• Fosters expectation and dependency: providing an artificial food supply can result in animals producing larger families that they are then unable to sustain, which can result in starvation if that supply, for any reason, is no longer available 

Don’t steal their food. It’s always a pleasure to come across wild eats (berries, mushrooms, nuts, seeds, and even fruits) when out on our hikes. However, what might give us a few minutes’ satisfaction might well be a vital food source upon which the area’s critters rely for sustenance.

Keep your pets leashed. When hiking or trail running with your dog, observe local regulations regarding the use of a leash and be mindful that your pup is more likely to spook wildlife than you are. Also, other hikers with a fear of dogs or allergies may have chosen to hike there assuming they’ll be spared close encounters with canines.  


Marmots eying up a hiker's sandwich and s'mores  (Image credit: Yann Guichaoua)

7. Be self-reliant

On the face of it, being self-reliant while getting your wander on in the backcountry might not appear to be a matter of conscientiousness or related to hiking etiquette. However, being unable to take care of ourselves might result in others (whether volunteers, rescue services, or fellow hikers) being summoned to come to our aid, thereby exposing them to risks they would otherwise have avoided. 

The main components required for self-reliance when hiking are summed up in the ‘Ten Essentials of Hiking’, a simple list of each of the must-have items or groups of items that every hiker should carry and/or be competent in using before taking on any trail:

  • Navigation (map, compass, GPS device) 
  • Shelter (tent, emergency bivvy, or tarp) 
  • Fuel/Nutrition (trail snacks and freeze-dried meals
  • Hydration (adequate H2O) 
  • Insulation (adequate clothing)
  • Sun protection (sun hat, sunscreen)
  • Fire (matches, lighter, or ferrocerium fire starter)
  • Illumination (headlamps)
  • First-aid kit
  • Multitool

8. Be respectful of other trail-goers

Having a trail entirely to ourselves is a rarity even in the world’s most unfrequented hiking areas. To ensure we don’t detract from the experience of other trail-goes, it’s a good policy to: 

  • Avoid making excess noise (shouting only in the case of an emergency and using headphones to listen to music, if you must!)
  • Yield the right of way (see 9)
  • Let other hikers pass if moving slowly and if you can do so safely
  • Leave plenty of room for other hikers to pass when taking rest breaks
  • Camp a respectful distance from other campers unless space is limited or invited to join camps

 9. Give way to ascenders and horses  

Hiking trails are rarely used by hikers alone. When you encounter other trail users, here’s what to do:

Horses. When meeting equestrians on the trail:  

  • Give them a wide berth
  • Don’t make any sudden movements or loud noises that might startle the horses 
  • Shift onto the lower side of the trail to let them pass if possible (horses typically bolt uphill as opposed to downhill when spooked) 


Bikers. The unwritten hiking etiquette rule when hikers encounter bikers on the trail is that bikers should yield the right of way. Why? Because mountain bikes are considered more maneuverable than the limbs of walkers, it’s assumed that it will be easier for bikers to stop or change direction. 

However, because bikers tend to be moving faster and are more likely to lose control if forced to stop or divert course suddenly, common sense dictates that in some cases the interests of both hiker and biker will be best served by the hiker yielding the right of way.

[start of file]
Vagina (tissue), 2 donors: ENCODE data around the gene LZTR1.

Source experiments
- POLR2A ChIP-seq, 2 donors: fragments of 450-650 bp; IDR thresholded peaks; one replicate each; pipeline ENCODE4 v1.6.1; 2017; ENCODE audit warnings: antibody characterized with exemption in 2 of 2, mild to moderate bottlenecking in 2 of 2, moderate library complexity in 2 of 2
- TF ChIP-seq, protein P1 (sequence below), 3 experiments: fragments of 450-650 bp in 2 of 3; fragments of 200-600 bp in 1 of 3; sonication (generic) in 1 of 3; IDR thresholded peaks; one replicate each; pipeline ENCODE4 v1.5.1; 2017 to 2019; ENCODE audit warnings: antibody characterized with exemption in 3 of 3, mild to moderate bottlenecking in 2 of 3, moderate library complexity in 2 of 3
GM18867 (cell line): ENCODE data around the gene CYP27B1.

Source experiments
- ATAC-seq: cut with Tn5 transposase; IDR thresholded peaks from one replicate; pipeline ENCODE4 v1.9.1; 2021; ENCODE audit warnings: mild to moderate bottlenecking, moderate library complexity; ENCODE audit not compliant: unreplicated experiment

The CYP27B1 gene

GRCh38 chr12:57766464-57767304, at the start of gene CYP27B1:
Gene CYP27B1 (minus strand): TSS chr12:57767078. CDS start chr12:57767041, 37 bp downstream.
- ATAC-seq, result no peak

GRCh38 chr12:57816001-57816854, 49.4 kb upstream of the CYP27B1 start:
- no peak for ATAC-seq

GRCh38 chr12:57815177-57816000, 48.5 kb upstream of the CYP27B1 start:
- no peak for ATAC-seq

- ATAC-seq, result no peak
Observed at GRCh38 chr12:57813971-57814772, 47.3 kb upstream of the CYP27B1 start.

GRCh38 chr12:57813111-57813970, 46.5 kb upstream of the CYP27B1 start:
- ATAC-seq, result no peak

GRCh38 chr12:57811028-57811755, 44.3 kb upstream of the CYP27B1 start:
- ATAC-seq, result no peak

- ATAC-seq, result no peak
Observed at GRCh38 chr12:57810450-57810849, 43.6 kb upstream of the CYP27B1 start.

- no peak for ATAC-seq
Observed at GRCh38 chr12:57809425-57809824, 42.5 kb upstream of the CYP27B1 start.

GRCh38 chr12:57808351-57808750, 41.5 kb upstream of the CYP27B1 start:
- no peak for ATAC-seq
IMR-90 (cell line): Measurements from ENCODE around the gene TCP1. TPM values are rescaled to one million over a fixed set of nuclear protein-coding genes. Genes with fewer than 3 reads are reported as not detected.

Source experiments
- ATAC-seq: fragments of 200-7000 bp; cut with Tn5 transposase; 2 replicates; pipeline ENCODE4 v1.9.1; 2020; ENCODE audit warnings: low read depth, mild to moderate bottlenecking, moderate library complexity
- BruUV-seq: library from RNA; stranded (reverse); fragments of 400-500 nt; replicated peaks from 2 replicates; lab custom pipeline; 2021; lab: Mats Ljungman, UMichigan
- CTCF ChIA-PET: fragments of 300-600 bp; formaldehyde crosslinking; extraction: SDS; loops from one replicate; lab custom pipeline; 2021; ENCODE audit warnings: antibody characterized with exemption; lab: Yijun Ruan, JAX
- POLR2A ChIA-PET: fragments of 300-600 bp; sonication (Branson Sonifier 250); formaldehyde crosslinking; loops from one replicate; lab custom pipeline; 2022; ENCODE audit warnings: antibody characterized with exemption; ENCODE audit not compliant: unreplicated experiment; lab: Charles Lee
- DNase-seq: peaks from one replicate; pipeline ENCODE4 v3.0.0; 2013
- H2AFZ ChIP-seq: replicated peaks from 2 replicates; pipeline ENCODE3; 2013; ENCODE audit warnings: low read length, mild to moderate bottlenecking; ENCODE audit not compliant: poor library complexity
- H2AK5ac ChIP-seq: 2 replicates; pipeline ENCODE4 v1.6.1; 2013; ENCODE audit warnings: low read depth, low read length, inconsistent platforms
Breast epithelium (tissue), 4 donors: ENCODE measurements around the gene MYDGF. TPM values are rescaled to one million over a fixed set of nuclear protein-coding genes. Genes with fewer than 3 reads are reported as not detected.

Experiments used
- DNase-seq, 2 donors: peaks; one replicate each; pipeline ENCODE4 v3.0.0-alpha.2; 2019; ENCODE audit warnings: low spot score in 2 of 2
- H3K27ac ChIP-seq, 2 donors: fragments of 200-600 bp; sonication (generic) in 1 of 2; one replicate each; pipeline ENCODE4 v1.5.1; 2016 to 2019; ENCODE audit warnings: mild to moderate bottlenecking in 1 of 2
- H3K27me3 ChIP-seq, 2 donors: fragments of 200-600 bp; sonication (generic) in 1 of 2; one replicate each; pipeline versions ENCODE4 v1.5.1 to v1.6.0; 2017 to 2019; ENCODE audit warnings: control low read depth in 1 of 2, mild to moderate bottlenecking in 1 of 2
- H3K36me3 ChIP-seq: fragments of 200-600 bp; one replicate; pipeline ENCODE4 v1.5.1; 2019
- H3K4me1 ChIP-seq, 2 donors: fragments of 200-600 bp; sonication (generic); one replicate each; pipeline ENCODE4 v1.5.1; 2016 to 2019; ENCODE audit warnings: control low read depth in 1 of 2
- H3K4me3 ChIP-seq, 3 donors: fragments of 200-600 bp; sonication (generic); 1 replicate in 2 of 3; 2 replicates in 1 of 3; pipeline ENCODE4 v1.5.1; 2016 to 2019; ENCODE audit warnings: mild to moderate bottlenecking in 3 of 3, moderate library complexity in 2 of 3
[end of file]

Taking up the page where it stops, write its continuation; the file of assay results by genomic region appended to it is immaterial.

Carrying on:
Cyclists on a hiking trail

Fast-moving cyclists on a hiking trail: a grey area in hiking etiquette (Image credit: Cristoph Oberschneider (Getty))

Other Hikers. The age-old rule of thumb in this oft-encountered scenario is that hikers heading downhill should yield the right of way. This is because uphikers have a smaller field of vision and are usually less aware of their surroundings than those on the descent. They will also find it harder to regain their rhythm after stopping.

While many an uphill hiker will gladly yield the right of way to downward-bound hikers in order to catch their breath and take a rest, the downhiker should always be prepared to step aside and let the uphiker pass.

10. Stick to the trails 

This hiking etiquette instruction is often hard to stomach for those who hike as a means of getting “off the beaten path,” the free spirits, or those who simply don’t get the usual kicks plodding along behind a slow-moving herd of fellow trail-goers. Nonetheless, it’s one of the most important rules to abide by if you intend on doing your hiking in a way that respects wild environments and their non-human inhabitants. 

hikers on a mountain trail

For various reasons, it's always a good reason to stick to the trail (Image credit: Cavan Images (Getty))

Heading off-trail should be avoided for several reasons, most notably because it:

  • Increases the chances of encounters with animals, which are used to humans sticking to established trails 
  • Can cause damage to trees, sprouts, mosses, fungi, and other delicate plant life
  • Contributes to erosion
  • Increase flood risk by compressing the topsoil so it no longer soaks up rainwater and diverting existing drainage channels
  • Increases the risk of becoming lost (see #7)
  • Makes you more likely to sustain an injury and more difficult to find for rescuers or other hikers
  • Encourages the copycat effect - where you go, other hikers are more likely to follow, thereby compounding damage and potentially leading less experienced hikers into terrain they are less capable of negotiating
  • Increases the risk of dislodging rocks that can either strike hikers on established trails below or become impediments on the trail itself

Former Advnture editor Kieran is a climber, mountaineer, and author who divides his time between the Italian Alps, the US, and his native Scotland.

He has climbed a handful of 6000ers in the Himalayas, 4000ers in the Alps, 14ers in the US, and loves nothing more than a good long-distance wander in the wilderness. He climbs when he should be writing, writes when he should be sleeping, has fun always.

Kieran is the author of 'Climbing the Walls', an exploration of the mental health benefits of climbing, mountaineering, and the great outdoors.